This is a thought piece and something to get you thinking about your backups and hopefully landing you in a place where you are at least doing a better job than average of managing your backups.

A very high level look a some of the common types of backups systems:

Backups are something many small business fail to understand and manage.

Method 1: Local Backups to Same Disk (LBSD)

The first method we will be discussing is Local Backups to Same Disk (LBSD). What this means is that the backup information is stored on the same disk as the backup source. This is a rather poor method of protecting your data as it is physically stored on the same disk which puts both the backup source and destination at risk in scenarios of disk failure / data corruption.

Allow me to explain the LBSD ideology with an example being a house with a spare key stored inside the house. In the scenario that you were locked out of that house; the spare key would be useless as it is being physically kept inside the resource that you cannot access. Overall, we don’t recommend any organisation use LBSD backups as their only backup source as they’re not impactful enough in the event of a crisis and often provide a false sense of security.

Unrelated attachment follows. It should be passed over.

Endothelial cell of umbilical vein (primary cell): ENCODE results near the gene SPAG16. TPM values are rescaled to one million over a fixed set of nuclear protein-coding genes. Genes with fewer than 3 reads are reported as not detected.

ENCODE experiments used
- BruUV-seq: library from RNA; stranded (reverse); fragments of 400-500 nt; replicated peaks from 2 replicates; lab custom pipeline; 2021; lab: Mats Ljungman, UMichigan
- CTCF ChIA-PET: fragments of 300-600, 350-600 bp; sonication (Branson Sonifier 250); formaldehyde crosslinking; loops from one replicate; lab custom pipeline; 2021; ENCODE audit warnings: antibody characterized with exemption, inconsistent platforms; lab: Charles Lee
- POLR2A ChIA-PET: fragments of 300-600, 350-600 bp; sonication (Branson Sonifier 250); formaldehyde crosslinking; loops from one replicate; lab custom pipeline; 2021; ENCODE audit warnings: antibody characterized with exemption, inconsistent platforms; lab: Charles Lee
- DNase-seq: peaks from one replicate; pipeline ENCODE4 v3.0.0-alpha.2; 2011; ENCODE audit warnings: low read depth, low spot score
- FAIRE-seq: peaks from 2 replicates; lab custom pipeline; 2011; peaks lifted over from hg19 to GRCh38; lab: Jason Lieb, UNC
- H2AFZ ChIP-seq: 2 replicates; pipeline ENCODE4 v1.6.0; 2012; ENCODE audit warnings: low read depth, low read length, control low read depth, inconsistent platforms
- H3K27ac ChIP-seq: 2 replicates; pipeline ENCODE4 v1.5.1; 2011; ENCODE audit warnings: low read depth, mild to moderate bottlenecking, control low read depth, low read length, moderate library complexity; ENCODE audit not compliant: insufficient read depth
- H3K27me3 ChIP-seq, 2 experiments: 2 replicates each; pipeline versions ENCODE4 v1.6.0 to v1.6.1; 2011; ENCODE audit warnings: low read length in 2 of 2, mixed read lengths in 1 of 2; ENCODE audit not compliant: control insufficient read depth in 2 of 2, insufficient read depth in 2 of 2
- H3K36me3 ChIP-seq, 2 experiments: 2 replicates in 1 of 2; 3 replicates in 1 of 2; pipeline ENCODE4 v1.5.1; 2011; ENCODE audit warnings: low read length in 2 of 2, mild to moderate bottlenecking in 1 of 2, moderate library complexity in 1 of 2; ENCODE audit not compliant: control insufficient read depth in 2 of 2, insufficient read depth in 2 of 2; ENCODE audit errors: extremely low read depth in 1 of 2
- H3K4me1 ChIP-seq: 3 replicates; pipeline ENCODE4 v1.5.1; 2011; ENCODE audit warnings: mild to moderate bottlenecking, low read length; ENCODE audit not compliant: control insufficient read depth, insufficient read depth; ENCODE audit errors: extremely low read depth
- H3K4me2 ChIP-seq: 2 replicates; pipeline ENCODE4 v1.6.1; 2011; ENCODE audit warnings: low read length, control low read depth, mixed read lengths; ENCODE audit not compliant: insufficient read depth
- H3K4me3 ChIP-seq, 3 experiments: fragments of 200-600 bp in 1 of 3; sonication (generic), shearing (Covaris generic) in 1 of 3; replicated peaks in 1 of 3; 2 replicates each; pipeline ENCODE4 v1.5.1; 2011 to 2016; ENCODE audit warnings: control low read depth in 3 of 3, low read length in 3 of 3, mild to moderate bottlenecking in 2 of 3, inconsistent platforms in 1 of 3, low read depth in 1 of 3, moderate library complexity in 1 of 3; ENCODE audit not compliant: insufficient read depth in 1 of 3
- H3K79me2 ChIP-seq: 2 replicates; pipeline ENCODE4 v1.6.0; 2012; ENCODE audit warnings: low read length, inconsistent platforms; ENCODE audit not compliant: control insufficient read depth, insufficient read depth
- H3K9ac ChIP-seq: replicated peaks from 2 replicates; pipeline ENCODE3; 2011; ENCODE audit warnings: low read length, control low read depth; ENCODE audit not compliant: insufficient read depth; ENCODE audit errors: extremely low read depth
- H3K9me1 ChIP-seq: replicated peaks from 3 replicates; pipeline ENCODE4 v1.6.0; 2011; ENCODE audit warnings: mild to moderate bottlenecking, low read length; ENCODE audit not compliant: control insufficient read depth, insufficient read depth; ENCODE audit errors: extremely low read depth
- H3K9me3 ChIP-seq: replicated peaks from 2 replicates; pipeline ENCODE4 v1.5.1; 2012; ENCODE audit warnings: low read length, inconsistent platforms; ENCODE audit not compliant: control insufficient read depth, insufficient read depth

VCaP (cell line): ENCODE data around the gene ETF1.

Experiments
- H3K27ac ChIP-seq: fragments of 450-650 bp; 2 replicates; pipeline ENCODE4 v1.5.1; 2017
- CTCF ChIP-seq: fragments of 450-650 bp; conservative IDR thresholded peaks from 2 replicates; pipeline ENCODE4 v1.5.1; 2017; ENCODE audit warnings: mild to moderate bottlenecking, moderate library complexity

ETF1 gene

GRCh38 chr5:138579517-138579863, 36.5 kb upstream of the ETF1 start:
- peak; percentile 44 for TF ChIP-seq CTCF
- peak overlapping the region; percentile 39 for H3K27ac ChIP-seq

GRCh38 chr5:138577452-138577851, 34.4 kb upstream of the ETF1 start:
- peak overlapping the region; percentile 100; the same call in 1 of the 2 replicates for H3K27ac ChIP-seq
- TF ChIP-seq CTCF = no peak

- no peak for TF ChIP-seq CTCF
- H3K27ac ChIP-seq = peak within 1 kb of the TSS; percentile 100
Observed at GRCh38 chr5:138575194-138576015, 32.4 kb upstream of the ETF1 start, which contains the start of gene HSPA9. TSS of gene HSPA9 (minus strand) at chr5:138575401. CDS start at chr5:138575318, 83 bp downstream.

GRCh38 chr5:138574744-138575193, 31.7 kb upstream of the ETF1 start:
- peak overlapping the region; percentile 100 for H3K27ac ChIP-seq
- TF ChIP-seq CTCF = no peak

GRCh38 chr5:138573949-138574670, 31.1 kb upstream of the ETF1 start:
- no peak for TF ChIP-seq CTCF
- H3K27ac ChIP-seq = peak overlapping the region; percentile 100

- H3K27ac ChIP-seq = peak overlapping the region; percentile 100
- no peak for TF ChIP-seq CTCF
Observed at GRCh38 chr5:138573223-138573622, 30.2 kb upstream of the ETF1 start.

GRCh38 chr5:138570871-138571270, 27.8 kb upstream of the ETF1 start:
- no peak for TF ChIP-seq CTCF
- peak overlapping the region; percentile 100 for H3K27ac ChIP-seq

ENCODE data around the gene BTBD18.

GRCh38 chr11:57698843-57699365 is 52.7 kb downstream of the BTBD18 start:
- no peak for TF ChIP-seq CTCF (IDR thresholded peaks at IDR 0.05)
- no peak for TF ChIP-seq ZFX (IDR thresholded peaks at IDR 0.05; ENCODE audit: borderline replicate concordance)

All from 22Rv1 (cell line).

Method 2: Local Backups to an External Device (LBED)

The next method is Local Backups to an External Device (LBED); this involves backing up your information to an external device that is kept in the same physical location as the source of the backup.  Following our trusty house example; this would be the same as having the spare key be stored outside the house but still close enough if needed in a locked-out scenario (under a doormat or potted plant outside). This is a lot better than LBSD as it is not prone to the same shortcomings of having one unified weakness instead replacing that with two independent devices that would require both disks to fail / corrupt before any data loss occurs.

This means that LBED has twice the redundancy of LBSD for minimal extra effort. However; there are still risks to this method as both disks are physically stored together, meaning that any crisis that affects the entire physical location would still affect both drives. This possibility can be mitigated by having multiple external drives that are rotated between the location and an external safe location.

Remote Backups over the Internet (RBOTI)